"What?" he asked. Had she noticed?

              "I wish I had hair like that." Remi said, watching Ms. Rasmussen. Thane looked at the teacher's longer-than-shoulder-length red hair, and back at Remi, waiting. She snorted. "Her hair is long, wavy, and a gorgeous deep red that most women can't pull off. Mine is short and dark and curls out everywhere."

              "Your hair is nice. It fits you," Thane asserted, and Remi looked pleased. She seemed about to comment when the second bell rang, and Ms. Rasmussen clapped her hands.

              "Everyone in their seats!" Her voice was deeper than most other women's voices Thane had heard. Everyone sat down, shuffling papers and pencils clicking loudly in the suddenly voiceless room. Ms. Rasmussen was known for being fun-loving and jovial, but she was also infamous for her hot temper and short fuse. "Bi-polar" was one of the nicest things said about her by the students, and even her favorites were afraid of her. She smiled, showing two rows of even white teeth as her eyes raked across the students and rested on Remi.

              "What’s this? A new student?" Remi nodded. "Stand up and introduce yourself! Do you have an add sheet?" Remi pulled one from her bag and took it to Ms. Rasmussen who made a show of reading it, and then smiled at Remi again. "Why don't you tell us your name, where you are from, and your favorite thing to do in your free time?"

              Remi smiled winningly at Ms. Rasmussen, then rolled her eyes at the class. "My name is Remi Gage, I moved here from New Jersey but my dad's in the Air Force and we move all the time so my favorite thing to do is anything that isn't packing or unpacking." She got a few smiles and giggles with that, and Ms. Rasmussen handed her a well used Chemistry textbook. Remi returned to her seat. Ms. Rasmussen grimaced.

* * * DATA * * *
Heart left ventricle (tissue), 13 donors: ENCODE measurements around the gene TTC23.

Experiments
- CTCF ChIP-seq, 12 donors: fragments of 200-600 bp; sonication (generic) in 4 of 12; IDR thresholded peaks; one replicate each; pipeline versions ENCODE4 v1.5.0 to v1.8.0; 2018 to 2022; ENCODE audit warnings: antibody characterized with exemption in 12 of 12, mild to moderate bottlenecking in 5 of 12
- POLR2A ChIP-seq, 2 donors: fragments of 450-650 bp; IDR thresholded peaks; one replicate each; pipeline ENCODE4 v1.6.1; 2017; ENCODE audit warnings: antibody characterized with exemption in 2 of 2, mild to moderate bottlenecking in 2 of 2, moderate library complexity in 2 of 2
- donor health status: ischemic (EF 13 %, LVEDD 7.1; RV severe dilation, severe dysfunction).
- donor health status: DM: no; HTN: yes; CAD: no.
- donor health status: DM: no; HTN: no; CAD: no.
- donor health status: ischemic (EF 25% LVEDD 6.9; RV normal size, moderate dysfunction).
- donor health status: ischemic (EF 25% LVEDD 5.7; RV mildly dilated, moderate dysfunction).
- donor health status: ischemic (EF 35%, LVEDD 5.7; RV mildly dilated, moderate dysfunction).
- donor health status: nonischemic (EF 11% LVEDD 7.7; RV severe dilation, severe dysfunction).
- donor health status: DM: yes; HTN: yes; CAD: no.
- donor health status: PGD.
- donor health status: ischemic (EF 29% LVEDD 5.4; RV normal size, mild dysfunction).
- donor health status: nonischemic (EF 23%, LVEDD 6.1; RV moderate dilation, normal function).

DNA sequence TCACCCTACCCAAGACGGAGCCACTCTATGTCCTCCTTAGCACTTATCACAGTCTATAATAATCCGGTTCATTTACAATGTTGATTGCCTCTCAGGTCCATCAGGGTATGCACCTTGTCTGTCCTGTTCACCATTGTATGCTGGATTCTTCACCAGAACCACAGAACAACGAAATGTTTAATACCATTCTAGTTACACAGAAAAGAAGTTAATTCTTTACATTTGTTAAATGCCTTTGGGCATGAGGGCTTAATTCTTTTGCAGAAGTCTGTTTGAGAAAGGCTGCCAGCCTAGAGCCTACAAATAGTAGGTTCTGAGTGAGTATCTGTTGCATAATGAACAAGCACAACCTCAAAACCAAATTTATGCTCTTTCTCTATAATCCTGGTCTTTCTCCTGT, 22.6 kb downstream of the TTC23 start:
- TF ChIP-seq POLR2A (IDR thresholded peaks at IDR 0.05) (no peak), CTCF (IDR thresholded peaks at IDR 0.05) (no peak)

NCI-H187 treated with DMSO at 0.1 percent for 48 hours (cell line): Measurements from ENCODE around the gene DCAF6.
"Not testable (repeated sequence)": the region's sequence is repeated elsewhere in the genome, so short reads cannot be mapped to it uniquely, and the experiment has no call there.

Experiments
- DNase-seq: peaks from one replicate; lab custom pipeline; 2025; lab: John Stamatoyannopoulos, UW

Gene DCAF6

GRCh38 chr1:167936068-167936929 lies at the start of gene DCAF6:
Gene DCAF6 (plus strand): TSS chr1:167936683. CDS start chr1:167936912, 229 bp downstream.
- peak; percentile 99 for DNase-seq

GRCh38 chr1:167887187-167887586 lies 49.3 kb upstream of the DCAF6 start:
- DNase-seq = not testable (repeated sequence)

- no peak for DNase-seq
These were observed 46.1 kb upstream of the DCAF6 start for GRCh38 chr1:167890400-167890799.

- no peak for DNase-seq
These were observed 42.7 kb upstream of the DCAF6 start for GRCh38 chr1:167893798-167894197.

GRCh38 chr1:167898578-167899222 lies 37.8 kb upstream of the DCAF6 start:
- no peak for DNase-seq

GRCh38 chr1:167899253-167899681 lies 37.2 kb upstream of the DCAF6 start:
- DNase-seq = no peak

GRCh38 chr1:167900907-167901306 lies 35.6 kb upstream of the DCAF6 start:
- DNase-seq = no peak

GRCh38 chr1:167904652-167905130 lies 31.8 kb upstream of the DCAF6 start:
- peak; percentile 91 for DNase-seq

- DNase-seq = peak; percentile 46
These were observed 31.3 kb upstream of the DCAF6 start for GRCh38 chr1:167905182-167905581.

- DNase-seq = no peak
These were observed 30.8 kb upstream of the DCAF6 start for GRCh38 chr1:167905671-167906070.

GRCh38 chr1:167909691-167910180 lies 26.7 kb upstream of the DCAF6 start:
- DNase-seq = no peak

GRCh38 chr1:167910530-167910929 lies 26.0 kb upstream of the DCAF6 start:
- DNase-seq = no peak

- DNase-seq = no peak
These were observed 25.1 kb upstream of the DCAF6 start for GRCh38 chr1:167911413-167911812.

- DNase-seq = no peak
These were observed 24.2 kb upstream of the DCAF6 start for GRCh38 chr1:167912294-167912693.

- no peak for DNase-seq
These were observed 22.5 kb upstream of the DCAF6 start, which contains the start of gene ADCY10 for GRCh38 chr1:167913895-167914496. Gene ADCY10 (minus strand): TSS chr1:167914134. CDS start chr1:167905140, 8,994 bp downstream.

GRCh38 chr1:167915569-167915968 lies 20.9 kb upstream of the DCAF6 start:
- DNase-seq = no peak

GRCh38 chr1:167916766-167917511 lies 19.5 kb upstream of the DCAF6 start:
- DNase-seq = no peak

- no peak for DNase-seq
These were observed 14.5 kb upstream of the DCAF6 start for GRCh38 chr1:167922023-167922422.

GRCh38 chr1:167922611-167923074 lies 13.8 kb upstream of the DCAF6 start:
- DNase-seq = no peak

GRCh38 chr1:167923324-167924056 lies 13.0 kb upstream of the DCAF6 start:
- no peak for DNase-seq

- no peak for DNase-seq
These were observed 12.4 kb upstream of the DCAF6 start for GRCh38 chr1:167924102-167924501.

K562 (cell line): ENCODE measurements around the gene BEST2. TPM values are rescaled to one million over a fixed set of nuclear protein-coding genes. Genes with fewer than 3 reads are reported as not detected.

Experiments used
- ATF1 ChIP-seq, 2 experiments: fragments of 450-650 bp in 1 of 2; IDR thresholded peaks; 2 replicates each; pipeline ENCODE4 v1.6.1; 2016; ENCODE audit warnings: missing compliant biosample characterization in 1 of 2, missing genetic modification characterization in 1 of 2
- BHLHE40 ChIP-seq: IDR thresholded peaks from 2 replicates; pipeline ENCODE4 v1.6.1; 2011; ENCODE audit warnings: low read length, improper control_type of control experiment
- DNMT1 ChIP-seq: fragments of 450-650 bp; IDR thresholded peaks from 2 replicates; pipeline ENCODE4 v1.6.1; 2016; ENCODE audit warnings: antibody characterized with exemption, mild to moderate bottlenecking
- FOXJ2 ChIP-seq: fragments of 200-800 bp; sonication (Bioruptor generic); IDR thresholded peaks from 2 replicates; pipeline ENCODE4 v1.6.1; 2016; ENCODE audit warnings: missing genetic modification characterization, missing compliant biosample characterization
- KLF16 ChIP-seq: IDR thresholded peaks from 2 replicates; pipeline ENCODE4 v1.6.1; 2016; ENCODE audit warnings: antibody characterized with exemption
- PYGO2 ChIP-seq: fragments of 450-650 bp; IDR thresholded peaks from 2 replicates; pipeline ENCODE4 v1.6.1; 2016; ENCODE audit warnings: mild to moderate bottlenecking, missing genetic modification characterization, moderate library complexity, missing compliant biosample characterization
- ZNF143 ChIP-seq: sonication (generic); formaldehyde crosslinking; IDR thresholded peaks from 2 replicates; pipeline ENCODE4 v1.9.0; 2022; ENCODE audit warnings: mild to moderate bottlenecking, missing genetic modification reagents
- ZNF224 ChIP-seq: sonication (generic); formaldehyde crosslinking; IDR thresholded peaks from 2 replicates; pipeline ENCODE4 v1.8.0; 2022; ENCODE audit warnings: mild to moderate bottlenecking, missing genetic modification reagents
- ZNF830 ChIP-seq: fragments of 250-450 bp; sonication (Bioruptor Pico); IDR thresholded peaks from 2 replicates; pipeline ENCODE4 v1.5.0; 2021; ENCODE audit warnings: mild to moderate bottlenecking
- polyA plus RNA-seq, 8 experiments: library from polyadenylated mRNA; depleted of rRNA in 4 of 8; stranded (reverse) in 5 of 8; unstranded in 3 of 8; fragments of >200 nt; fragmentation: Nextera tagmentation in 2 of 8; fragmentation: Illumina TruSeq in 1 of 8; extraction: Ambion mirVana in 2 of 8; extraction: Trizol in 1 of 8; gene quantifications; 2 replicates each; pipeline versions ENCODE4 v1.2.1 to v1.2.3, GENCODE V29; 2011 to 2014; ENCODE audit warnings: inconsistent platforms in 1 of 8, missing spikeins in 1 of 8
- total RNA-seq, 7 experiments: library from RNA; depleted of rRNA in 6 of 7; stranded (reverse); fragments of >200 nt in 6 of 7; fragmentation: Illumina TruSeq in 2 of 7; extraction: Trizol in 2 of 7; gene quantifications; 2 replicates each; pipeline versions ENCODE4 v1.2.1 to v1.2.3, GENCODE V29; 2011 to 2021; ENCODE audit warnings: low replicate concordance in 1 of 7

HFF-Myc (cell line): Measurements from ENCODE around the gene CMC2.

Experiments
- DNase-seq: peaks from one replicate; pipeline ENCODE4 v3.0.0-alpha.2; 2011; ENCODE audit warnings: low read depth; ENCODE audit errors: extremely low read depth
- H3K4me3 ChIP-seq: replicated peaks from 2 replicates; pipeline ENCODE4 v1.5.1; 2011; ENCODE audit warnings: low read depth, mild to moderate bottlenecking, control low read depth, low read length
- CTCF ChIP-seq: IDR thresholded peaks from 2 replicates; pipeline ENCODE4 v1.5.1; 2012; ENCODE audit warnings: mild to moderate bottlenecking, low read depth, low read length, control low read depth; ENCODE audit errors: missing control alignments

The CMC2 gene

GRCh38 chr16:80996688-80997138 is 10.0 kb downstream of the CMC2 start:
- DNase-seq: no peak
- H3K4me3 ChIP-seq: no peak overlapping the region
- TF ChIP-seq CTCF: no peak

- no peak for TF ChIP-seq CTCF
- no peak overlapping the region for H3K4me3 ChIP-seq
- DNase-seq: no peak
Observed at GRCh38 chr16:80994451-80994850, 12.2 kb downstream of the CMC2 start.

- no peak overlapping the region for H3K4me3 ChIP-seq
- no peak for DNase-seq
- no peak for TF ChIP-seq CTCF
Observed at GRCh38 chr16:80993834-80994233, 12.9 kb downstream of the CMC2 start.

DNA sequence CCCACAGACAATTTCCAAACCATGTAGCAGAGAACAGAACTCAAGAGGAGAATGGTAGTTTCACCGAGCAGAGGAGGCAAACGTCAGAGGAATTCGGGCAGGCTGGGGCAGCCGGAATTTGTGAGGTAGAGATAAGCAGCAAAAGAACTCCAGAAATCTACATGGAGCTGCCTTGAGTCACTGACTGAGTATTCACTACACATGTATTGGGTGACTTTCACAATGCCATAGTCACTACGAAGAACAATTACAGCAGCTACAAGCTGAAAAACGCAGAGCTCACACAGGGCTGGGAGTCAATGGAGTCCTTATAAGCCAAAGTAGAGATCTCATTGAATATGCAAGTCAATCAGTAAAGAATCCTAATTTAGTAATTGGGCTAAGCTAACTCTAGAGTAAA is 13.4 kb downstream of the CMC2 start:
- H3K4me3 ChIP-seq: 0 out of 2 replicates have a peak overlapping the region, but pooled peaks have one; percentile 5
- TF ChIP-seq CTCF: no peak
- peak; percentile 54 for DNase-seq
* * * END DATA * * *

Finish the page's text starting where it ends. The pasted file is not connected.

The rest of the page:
"Are you sure you want to sit there? There are some available seats up front," Ms Rasmussen suggested. "Maybe here by Jeran?" Thane wondered if the football jock remembered that they used to be friends. But that was a long time ago, second or third grade, before popularity meant winner take all and losers lose forever.

              Remi was shaking her head. "I'm good here. Mr. Hoffman assigned me to Thane to help me find all my classes. I don't want to get lost," and she blinked at Ms. Rasmussen with wide, innocent eyes.

              The red-haired woman shrugged and began the lecture. Remi waited until she turned her back to write on the board, and then leaned over to Thane. "What was that? I can go sit by Jeran, as if that was so great? What has she got against you?"

              Thane had only known Remi for a few hours, but he was already sure that she wouldn't give up without an answer. "I'm not good looking and not smart, so she doesn't think I'm worth her time. It isn't a big deal," he said, seeing the look of indignation his new friend's face. "She's not my favorite person either, so we mostly just ignore each other. She must think your hair suits you too, or she wouldn't have offered you a seat up front." He meant it as an observation, but Remi gave him that genuinely pleased smile again before turning back to watch the lecture.

              "Her facial expressions are creepy. She's happy, she's sad, she's annoyed, she's like a cartoon character. Is she always like this?"

              "Mostly, yeah. My mom doesn't like her either, says she's fake."

              Remi looked interested. "When did your mom meet her?"

              "Parent night, back around when school started."

              "Is your mom pretty?"

              Thane was stumped. "She's my mom. She looks like my mom."

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Genre – New Adult Urban Fantasy

Rating – PG

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Website http://awriterbyday.com/